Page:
Each song on Martin Dosh’s fifth album, Tommy—named for a dead friend—makes its math-jazz drums and instrumental fragments groove together like a coil of freshly exposed but healthy innards. Chattering vocal harmonies nudge aside the percussive clatter that begins “Subtractions,” and yields to a whirl of synth and guitar hooks until each component is humming busily against the next. Though he does a lot of work alone with a mountain of gear (and his collaborators play everything from sax to pedal-steel), Dosh never clogs Tommy with aimless texture. Even the whirrs and clonks behind “Airlift” make sense in the bigger dynamic picture—they swell up between the keyboard lines, or poke at the bass’ funky stroll. The conflicting melodies within Mike Lewis’ piano chords on “Loud” prove how much Dosh’s songwriting can lift emotions when stripped down and slathered in J.T. Bates’ ride cymbals.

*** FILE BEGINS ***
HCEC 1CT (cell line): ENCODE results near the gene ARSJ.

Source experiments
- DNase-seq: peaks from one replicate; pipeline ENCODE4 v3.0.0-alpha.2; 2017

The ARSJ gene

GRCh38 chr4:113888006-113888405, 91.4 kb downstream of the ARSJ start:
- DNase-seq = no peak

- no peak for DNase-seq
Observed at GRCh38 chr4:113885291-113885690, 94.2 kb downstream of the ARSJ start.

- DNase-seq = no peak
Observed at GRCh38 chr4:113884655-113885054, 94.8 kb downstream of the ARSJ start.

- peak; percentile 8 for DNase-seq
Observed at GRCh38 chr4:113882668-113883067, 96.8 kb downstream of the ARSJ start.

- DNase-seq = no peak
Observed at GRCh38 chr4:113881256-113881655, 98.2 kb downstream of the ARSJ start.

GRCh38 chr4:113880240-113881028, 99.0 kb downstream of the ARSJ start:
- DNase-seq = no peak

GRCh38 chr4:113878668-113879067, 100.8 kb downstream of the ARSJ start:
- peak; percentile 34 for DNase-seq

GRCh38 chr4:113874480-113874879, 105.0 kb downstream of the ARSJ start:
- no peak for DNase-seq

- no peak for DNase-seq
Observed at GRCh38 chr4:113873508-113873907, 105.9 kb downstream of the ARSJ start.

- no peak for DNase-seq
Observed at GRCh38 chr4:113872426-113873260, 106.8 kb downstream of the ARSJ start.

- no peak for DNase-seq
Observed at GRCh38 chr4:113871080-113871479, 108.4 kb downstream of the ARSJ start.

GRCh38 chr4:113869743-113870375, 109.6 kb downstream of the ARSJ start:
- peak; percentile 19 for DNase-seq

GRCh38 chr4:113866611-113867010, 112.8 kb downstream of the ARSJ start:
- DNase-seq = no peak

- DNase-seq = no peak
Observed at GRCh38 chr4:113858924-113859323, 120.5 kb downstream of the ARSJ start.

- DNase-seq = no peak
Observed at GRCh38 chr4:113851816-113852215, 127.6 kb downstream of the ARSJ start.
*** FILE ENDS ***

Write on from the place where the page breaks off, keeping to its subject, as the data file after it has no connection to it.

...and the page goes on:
Until the eight-and-a-half-minute closer “Gare De Lyon,” Tommy leaves open the question of whether Dosh can build his ideas into epics, instead of so graciously compacting them. The album’s final distorted bass chords pound away the relative modesty of standouts like “Call The Kettle” and “Town Mouse.” Tommy doesn’t aim to dazzle like 2008’s Wolves And Wishes or 2006’s The Lost Take; instead, it focuses all its tech-wizardry on some of the most vulnerable, exultant melodies Dosh has captured yet.